Police file charges against slain journalist’s estranged wife, 7 others
SAN FRANCISCO, Agusan del Sur, Philippines—Police authorities in Tandag City on Thursday filed murder charges against eight people, including the estranged wife of slain broadcaster Michael D. Milo.
In the case filed before the city prosecutor’s office, the police named Milo’s estranged wife April; her siblings Arnel and Bernie Ann Fernandez; her alleged lover PO1 Hildo Patrimonio; and four John Does.
Milo was killed as he was driving home on a motorcycle on Dec. 6. Witnesses said three gunmen took turns in shooting him.
The filing of the murder charges against suspects in the Milo case was announced almost at the same time that police authorities in Tagum City, where broadcaster Rogelio Butalid was killed on Wednesday, also revealed that they have uncovered possible leads that could lead to the resolution of the case.
Senior Supt. Samuel Gadingan, Davao del Norte police director, said investigators had narrowed down the leads to politics, job as commentator and personal grudges.
At the time of his death, Butalid was commentator for the National Electrification Administration faction of the Davao del Norte Electric Coop., which is often locked into violent confrontation with a pro-cooperative Daneco faction.
Gadingan said being a village official, Butalid might have feuded with fellow politicians.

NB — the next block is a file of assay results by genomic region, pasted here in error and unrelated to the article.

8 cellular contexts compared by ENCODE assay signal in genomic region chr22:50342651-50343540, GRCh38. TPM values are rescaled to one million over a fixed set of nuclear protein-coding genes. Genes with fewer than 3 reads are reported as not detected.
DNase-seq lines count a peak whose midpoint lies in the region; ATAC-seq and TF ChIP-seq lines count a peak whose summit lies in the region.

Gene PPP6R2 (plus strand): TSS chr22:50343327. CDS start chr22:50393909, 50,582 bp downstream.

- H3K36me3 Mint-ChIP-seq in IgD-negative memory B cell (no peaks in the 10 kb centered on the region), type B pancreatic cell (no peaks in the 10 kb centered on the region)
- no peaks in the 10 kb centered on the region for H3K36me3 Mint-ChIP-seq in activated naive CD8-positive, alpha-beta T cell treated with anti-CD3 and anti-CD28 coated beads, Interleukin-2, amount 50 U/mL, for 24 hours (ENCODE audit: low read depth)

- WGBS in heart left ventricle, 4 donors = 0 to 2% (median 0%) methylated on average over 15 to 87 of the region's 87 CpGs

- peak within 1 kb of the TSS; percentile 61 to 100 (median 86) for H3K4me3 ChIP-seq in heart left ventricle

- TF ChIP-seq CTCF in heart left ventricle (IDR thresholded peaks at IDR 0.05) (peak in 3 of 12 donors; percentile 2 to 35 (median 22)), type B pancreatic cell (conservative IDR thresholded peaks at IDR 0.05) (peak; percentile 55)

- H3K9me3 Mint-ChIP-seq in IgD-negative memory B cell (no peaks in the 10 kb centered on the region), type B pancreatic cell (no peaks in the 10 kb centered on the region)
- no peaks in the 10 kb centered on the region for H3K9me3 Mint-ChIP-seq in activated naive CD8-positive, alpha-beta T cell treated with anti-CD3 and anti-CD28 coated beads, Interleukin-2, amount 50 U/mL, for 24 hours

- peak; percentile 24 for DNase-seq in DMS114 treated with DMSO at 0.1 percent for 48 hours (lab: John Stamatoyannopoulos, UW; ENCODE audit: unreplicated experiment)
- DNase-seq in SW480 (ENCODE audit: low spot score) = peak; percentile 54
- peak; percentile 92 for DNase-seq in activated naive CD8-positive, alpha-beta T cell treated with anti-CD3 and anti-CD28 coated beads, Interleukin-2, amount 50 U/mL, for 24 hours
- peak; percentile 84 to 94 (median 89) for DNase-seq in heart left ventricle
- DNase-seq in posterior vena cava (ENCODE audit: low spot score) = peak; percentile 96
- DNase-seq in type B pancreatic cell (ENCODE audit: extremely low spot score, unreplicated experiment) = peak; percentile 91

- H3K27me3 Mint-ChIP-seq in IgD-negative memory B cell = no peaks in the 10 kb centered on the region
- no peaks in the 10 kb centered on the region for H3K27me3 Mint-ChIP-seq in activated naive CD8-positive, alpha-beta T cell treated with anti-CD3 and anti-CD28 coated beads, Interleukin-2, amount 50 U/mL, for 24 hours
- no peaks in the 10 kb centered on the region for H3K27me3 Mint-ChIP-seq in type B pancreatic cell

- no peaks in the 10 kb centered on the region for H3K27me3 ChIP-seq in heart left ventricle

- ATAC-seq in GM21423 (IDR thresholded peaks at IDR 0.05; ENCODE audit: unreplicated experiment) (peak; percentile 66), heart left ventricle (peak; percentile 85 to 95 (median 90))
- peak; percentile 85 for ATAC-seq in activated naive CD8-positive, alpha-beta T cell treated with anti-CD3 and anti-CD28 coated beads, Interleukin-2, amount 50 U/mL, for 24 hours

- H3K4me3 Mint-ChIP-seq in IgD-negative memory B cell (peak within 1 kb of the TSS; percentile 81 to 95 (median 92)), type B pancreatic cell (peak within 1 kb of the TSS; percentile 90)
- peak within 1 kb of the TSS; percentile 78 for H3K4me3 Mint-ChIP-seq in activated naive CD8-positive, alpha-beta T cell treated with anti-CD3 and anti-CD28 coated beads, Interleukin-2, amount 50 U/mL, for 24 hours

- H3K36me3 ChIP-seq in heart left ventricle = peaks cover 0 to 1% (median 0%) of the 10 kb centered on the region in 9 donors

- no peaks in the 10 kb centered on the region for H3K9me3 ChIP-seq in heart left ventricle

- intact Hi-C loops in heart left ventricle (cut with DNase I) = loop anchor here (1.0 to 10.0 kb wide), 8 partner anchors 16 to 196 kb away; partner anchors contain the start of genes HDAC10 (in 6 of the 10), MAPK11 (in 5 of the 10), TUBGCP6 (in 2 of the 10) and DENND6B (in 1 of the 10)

“A special investigative task group codenamed “Tata Butalid” has been activated to handle the investigation, according to Gadingan.
Tagum City Mayor Allan Rellon, an ally of the slain broadcaster, announced a reward kitty of P100,000 “from personal funds” to speed up the resolution of the Butalid murder case.
“I consider this a high-profile incident not only because Kagawad Tata was a journalist, but also because he’s a colleague in public service. I’m extending whatever assistance to help in the investigation and resolution of this case,” Rellon said.
The Asia division of the New York-based Human Rights Watch (HRW) has urged President Aquino to declare as a “national catastrophe” the attacks on journalists as it “threatens civil liberties” in the country.
Carlos Conde, HRW Philippine researcher, described the deadly attacks on journalists in the Philippines, as “no less than a war against the media” requiring immediate action.
“In just the past two weeks, the body count in this war has surged: three dead journalists and one wounded in attacks perpetrated by unidentified gunmen,” Conde said in an HRW dispatch.
Conde said HRW was unhappy over the response the Aquino government has taken because while its officials have pledged their commitment to ending attacks on journalists, they have also sought to downplay them.
“Such official inaction is unacceptable,” he said.
Conde also urged the police to “look beyond the gunmen to the individuals ultimately responsible” for the killings.
“They should probe threats against journalists to prevent and deter future attacks. The government also needs to work with media companies, particularly broadcast networks, on strategies to better protect journalists,” he said.
Journalists in both Tagum City and in Surigao del Sur said they have become fearful because those behind the killings have managed to remain scot-free.
In separate statements, they said this would encourage people targeting other media personalities to order their assassinations as attacks against journalists remain unsolved.
(Chris Panganiban, Frinston Lim, Allan Nawal and Germelina Lacorte, Inquirer Mindanao)
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